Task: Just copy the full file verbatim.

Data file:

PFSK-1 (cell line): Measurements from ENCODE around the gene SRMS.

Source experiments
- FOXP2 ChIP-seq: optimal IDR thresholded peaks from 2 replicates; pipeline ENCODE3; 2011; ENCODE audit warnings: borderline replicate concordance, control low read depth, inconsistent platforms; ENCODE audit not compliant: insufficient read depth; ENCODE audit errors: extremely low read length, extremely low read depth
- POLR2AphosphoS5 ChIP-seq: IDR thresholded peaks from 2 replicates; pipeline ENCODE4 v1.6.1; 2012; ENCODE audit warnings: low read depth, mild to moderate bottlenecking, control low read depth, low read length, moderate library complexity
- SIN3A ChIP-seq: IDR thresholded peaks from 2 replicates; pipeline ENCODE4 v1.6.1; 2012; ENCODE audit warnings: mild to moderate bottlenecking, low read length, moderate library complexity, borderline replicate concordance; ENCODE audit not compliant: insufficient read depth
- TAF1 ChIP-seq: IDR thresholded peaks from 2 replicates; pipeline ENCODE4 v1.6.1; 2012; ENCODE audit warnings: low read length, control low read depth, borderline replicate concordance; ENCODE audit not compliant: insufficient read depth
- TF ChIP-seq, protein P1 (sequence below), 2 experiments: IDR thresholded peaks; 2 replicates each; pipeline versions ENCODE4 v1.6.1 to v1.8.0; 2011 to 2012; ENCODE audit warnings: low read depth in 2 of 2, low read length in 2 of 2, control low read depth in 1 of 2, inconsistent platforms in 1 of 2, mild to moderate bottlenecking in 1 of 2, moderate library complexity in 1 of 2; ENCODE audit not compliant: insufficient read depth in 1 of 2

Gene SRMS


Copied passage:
PFSK-1 (cell line): Measurements from ENCODE around the gene SRMS.

Source experiments
- FOXP2 ChIP-seq: optimal IDR thresholded peaks from 2 replicates; pipeline ENCODE3; 2011; ENCODE audit warnings: borderline replicate concordance, control low read depth, inconsistent platforms; ENCODE audit not compliant: insufficient read depth; ENCODE audit errors: extremely low read length, extremely low read depth
- POLR2AphosphoS5 ChIP-seq: IDR thresholded peaks from 2 replicates; pipeline ENCODE4 v1.6.1; 2012; ENCODE audit warnings: low read depth, mild to moderate bottlenecking, control low read depth, low read length, moderate library complexity
- SIN3A ChIP-seq: IDR thresholded peaks from 2 replicates; pipeline ENCODE4 v1.6.1; 2012; ENCODE audit warnings: mild to moderate bottlenecking, low read length, moderate library complexity, borderline replicate concordance; ENCODE audit not compliant: insufficient read depth
- TAF1 ChIP-seq: IDR thresholded peaks from 2 replicates; pipeline ENCODE4 v1.6.1; 2012; ENCODE audit warnings: low read length, control low read depth, borderline replicate concordance; ENCODE audit not compliant: insufficient read depth
- TF ChIP-seq, protein P1 (sequence below), 2 experiments: IDR thresholded peaks; 2 replicates each; pipeline versions ENCODE4 v1.6.1 to v1.8.0; 2011 to 2012; ENCODE audit warnings: low read depth in 2 of 2, low read length in 2 of 2, control low read depth in 1 of 2, inconsistent platforms in 1 of 2, mild to moderate bottlenecking in 1 of 2, moderate library complexity in 1 of 2; ENCODE audit not compliant: insufficient read depth in 1 of 2

Gene SRMS